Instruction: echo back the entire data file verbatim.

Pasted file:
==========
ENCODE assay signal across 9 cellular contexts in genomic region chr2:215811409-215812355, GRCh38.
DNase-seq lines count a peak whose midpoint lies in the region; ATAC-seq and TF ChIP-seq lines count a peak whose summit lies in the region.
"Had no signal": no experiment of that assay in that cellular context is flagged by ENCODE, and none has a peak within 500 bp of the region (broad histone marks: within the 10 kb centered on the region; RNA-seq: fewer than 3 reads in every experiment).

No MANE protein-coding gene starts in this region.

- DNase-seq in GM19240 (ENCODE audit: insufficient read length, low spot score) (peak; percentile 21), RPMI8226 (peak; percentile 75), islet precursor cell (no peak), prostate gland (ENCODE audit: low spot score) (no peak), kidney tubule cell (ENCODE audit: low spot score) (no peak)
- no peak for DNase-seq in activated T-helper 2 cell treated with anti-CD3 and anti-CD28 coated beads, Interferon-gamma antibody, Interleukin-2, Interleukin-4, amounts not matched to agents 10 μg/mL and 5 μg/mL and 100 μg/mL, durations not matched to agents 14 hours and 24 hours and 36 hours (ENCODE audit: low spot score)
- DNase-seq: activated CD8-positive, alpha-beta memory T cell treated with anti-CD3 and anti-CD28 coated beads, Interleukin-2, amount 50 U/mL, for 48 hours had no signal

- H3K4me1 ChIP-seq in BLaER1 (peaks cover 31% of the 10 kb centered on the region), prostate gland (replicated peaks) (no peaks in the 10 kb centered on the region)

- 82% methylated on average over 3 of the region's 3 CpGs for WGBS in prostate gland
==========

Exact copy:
ENCODE assay signal across 9 cellular contexts in genomic region chr2:215811409-215812355, GRCh38.
DNase-seq lines count a peak whose midpoint lies in the region; ATAC-seq and TF ChIP-seq lines count a peak whose summit lies in the region.
"Had no signal": no experiment of that assay in that cellular context is flagged by ENCODE, and none has a peak within 500 bp of the region (broad histone marks: within the 10 kb centered on the region; RNA-seq: fewer than 3 reads in every experiment).

No MANE protein-coding gene starts in this region.

- DNase-seq in GM19240 (ENCODE audit: insufficient read length, low spot score) (peak; percentile 21), RPMI8226 (peak; percentile 75), islet precursor cell (no peak), prostate gland (ENCODE audit: low spot score) (no peak), kidney tubule cell (ENCODE audit: low spot score) (no peak)
- no peak for DNase-seq in activated T-helper 2 cell treated with anti-CD3 and anti-CD28 coated beads, Interferon-gamma antibody, Interleukin-2, Interleukin-4, amounts not matched to agents 10 μg/mL and 5 μg/mL and 100 μg/mL, durations not matched to agents 14 hours and 24 hours and 36 hours (ENCODE audit: low spot score)
- DNase-seq: activated CD8-positive, alpha-beta memory T cell treated with anti-CD3 and anti-CD28 coated beads, Interleukin-2, amount 50 U/mL, for 48 hours had no signal

- H3K4me1 ChIP-seq in BLaER1 (peaks cover 31% of the 10 kb centered on the region), prostate gland (replicated peaks) (no peaks in the 10 kb centered on the region)

- 82% methylated on average over 3 of the region's 3 CpGs for WGBS in prostate gland